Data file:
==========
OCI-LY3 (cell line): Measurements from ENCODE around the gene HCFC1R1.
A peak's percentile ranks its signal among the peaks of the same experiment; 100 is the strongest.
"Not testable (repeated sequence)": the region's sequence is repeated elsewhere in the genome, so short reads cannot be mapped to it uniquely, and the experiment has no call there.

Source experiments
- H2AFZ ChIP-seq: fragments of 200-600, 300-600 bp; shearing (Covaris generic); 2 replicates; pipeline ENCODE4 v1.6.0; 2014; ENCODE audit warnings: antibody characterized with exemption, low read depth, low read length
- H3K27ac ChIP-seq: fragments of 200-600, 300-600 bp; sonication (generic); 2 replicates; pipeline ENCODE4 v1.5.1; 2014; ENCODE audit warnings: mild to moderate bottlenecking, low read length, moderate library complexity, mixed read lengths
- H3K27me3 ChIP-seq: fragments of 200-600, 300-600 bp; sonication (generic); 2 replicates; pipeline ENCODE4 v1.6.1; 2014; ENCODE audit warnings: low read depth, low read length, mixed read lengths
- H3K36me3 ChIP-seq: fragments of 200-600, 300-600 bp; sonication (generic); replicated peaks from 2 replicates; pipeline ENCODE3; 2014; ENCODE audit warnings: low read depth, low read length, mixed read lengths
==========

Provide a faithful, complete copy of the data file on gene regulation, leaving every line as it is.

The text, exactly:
OCI-LY3 (cell line): Measurements from ENCODE around the gene HCFC1R1.
A peak's percentile ranks its signal among the peaks of the same experiment; 100 is the strongest.
"Not testable (repeated sequence)": the region's sequence is repeated elsewhere in the genome, so short reads cannot be mapped to it uniquely, and the experiment has no call there.

Source experiments
- H2AFZ ChIP-seq: fragments of 200-600, 300-600 bp; shearing (Covaris generic); 2 replicates; pipeline ENCODE4 v1.6.0; 2014; ENCODE audit warnings: antibody characterized with exemption, low read depth, low read length
- H3K27ac ChIP-seq: fragments of 200-600, 300-600 bp; sonication (generic); 2 replicates; pipeline ENCODE4 v1.5.1; 2014; ENCODE audit warnings: mild to moderate bottlenecking, low read length, moderate library complexity, mixed read lengths
- H3K27me3 ChIP-seq: fragments of 200-600, 300-600 bp; sonication (generic); 2 replicates; pipeline ENCODE4 v1.6.1; 2014; ENCODE audit warnings: low read depth, low read length, mixed read lengths
- H3K36me3 ChIP-seq: fragments of 200-600, 300-600 bp; sonication (generic); replicated peaks from 2 replicates; pipeline ENCODE3; 2014; ENCODE audit warnings: low read depth, low read length, mixed read lengths